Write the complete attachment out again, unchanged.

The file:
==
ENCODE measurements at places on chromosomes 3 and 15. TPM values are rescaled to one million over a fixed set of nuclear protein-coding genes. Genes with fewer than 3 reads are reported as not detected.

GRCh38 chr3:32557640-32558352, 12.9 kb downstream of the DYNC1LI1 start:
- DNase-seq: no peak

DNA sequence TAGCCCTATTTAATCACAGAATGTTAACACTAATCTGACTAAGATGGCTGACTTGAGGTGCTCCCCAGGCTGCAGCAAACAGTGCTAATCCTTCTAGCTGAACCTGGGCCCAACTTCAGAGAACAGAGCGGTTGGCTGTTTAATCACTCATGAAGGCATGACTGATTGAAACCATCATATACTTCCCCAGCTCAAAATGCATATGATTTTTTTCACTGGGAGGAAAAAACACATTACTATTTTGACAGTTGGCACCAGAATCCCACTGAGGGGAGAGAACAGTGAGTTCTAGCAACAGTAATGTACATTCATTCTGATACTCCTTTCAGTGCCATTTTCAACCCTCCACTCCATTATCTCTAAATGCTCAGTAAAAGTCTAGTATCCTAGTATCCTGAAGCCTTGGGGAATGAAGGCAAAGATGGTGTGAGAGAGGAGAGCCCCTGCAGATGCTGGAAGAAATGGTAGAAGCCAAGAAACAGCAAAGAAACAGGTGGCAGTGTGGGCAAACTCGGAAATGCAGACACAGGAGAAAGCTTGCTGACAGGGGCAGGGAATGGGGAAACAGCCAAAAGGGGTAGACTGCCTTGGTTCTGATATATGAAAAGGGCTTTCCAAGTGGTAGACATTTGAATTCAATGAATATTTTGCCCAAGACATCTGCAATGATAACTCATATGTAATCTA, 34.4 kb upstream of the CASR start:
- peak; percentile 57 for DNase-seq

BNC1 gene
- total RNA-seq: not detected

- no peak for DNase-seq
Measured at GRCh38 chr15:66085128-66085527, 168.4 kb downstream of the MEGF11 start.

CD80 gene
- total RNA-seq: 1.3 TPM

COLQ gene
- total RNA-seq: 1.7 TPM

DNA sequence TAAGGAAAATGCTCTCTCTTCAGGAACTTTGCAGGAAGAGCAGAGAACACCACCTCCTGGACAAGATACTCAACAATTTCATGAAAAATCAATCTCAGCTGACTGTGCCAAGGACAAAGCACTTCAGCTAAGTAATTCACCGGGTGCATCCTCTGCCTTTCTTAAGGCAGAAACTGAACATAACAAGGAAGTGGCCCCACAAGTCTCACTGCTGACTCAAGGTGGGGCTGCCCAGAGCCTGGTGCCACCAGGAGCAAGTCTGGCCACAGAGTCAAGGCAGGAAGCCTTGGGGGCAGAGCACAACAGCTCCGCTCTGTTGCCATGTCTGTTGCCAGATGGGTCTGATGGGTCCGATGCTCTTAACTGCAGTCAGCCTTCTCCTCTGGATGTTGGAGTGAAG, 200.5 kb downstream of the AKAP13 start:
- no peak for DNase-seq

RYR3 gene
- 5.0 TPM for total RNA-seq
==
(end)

ENCODE measurements at places on chromosomes 3 and 15. TPM values are rescaled to one million over a fixed set of nuclear protein-coding genes. Genes with fewer than 3 reads are reported as not detected.

GRCh38 chr3:32557640-32558352, 12.9 kb downstream of the DYNC1LI1 start:
- DNase-seq: no peak

DNA sequence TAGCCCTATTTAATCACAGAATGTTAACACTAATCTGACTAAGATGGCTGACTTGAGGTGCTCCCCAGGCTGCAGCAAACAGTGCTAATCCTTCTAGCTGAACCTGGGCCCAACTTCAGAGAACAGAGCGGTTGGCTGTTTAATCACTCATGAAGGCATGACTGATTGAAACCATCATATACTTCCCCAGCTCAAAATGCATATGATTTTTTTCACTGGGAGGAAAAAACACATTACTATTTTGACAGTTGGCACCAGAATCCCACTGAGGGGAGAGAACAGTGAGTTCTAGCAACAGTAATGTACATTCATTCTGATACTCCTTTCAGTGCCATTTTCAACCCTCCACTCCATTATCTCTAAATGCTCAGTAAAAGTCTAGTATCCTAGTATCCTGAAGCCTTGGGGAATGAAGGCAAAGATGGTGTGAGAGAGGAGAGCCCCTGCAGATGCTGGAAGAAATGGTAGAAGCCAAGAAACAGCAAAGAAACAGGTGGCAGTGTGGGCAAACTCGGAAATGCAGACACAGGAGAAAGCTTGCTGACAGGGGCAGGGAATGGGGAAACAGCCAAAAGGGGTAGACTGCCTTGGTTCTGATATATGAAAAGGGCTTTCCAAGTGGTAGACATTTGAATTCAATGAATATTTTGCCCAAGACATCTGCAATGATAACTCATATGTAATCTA, 34.4 kb upstream of the CASR start:
- peak; percentile 57 for DNase-seq

BNC1 gene
- total RNA-seq: not detected

- no peak for DNase-seq
Measured at GRCh38 chr15:66085128-66085527, 168.4 kb downstream of the MEGF11 start.

CD80 gene
- total RNA-seq: 1.3 TPM

COLQ gene
- total RNA-seq: 1.7 TPM

DNA sequence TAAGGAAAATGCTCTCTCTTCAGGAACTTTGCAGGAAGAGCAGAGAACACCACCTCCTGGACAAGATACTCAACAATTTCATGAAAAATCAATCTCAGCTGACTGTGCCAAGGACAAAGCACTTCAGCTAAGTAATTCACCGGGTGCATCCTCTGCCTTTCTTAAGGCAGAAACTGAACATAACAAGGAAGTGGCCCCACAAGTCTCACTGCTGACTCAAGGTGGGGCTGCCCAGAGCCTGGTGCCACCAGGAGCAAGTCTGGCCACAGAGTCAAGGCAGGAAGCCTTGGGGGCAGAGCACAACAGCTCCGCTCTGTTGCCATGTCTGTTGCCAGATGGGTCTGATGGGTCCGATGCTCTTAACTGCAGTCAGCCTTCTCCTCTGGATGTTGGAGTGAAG, 200.5 kb downstream of the AKAP13 start:
- no peak for DNase-seq

RYR3 gene
- 5.0 TPM for total RNA-seq